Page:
This review article focuses on thermoresponsive hydrogels consisting of poloxamers which are of high interest for biomedical application especially in drug delivery for ophthalmic, injectable, transdermal, and vaginal administration. These hydrogels remain fluid at room temperature but become more viscous gel once they are exposed to body temperature. In this way, the gelling system remains at the topical level for a long time and the drug release is controlled and prolonged. Poloxamers are synthetic triblock copolymers of poly(ethylene oxide)-b-poly(propylene oxide)-b-poly(ethylene oxide) (PEO-PPO-PEO), also commercially known as Pluronics®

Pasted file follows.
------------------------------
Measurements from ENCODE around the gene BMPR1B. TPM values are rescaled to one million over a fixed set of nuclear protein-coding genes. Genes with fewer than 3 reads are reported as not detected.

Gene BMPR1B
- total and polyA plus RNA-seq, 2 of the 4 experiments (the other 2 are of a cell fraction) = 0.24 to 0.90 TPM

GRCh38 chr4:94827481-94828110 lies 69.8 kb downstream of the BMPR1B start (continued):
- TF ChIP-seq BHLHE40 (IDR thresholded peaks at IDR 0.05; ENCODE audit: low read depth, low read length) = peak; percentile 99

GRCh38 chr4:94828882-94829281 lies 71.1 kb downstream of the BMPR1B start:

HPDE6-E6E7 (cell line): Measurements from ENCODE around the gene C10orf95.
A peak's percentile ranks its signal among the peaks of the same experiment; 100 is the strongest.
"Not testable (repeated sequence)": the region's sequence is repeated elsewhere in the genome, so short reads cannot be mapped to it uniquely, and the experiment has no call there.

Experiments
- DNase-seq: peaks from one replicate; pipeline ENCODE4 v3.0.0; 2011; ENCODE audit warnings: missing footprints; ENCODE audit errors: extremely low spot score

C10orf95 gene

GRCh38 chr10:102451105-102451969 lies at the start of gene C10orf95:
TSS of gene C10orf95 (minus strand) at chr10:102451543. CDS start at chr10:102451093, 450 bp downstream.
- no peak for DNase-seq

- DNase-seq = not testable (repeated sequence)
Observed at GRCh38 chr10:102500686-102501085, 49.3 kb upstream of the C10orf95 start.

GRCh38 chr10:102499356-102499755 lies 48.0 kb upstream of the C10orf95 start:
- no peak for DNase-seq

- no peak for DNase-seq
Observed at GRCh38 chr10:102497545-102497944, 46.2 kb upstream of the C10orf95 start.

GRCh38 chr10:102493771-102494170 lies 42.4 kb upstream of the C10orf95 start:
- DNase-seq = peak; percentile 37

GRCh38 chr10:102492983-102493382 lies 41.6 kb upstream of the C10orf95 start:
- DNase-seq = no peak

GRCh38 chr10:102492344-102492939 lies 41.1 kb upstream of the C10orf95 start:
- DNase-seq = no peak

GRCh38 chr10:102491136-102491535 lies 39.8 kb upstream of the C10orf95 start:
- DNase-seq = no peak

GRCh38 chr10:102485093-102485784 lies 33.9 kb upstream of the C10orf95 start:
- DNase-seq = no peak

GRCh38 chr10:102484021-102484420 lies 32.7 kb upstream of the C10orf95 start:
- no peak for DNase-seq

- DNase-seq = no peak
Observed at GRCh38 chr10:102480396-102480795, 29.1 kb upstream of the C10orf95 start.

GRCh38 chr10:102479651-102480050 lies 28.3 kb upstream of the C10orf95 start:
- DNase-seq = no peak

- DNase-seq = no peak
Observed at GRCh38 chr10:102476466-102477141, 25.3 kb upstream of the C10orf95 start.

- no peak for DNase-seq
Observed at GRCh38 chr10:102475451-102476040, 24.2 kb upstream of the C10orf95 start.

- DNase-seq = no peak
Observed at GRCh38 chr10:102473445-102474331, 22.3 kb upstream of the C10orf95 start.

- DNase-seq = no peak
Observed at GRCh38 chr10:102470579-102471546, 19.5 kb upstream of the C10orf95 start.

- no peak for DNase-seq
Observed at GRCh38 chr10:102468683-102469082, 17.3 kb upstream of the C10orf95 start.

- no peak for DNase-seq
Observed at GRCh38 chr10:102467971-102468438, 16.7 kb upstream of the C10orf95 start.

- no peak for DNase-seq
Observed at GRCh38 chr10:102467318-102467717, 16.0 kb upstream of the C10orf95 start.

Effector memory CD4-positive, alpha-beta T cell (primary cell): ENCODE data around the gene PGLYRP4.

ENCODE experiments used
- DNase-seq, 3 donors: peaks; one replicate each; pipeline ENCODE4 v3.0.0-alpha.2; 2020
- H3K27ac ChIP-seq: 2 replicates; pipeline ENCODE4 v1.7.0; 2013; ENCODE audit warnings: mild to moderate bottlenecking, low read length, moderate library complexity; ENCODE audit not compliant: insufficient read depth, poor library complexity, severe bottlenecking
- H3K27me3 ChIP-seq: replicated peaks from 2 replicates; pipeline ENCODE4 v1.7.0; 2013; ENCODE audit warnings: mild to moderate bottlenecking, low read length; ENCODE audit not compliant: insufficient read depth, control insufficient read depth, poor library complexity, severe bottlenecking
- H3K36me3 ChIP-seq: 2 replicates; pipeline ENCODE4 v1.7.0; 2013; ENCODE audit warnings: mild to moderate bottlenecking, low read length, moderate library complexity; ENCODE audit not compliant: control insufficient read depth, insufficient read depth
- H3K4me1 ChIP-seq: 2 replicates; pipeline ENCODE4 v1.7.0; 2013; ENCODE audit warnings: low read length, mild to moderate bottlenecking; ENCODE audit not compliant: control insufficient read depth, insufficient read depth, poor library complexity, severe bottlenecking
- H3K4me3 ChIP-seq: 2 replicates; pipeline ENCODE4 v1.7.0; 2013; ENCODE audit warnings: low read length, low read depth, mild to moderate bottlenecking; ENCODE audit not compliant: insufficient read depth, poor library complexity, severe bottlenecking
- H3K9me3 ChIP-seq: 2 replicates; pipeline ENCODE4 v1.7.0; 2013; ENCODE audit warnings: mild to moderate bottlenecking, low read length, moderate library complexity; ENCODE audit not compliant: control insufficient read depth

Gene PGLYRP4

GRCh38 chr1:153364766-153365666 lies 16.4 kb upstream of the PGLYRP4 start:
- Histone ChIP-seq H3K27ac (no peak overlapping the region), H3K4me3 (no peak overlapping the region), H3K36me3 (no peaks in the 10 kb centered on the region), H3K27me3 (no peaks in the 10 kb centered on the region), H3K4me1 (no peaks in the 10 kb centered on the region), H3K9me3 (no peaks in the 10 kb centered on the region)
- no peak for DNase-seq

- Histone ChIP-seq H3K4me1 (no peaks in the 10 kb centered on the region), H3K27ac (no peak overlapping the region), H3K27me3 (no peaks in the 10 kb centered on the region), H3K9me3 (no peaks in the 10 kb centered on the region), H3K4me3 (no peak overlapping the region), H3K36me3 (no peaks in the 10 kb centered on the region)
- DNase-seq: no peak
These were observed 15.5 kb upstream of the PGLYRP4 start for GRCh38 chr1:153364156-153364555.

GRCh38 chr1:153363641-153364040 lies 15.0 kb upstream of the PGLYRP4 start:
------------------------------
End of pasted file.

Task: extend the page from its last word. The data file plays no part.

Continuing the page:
. The different poloxamers cover a range of liquids, pastes, and solids, with molecular weights and ethylene oxide–propylene oxide weight ratios varying from 1100 to 14,000 and 1:9 to 8:2, respectively. Concentrated aqueous solutions of poloxamers form thermoreversible gels. In recent years this type of gel has arouse interest for tissue engineering. Finally, the use of poloxamers as biosurfactants is evaluated since they are able to form micelles in an aqueous environment above a concentration threshold known as critical micelle concentration (CMC). This property is exploited for drug delivery and different therapeutic applications.
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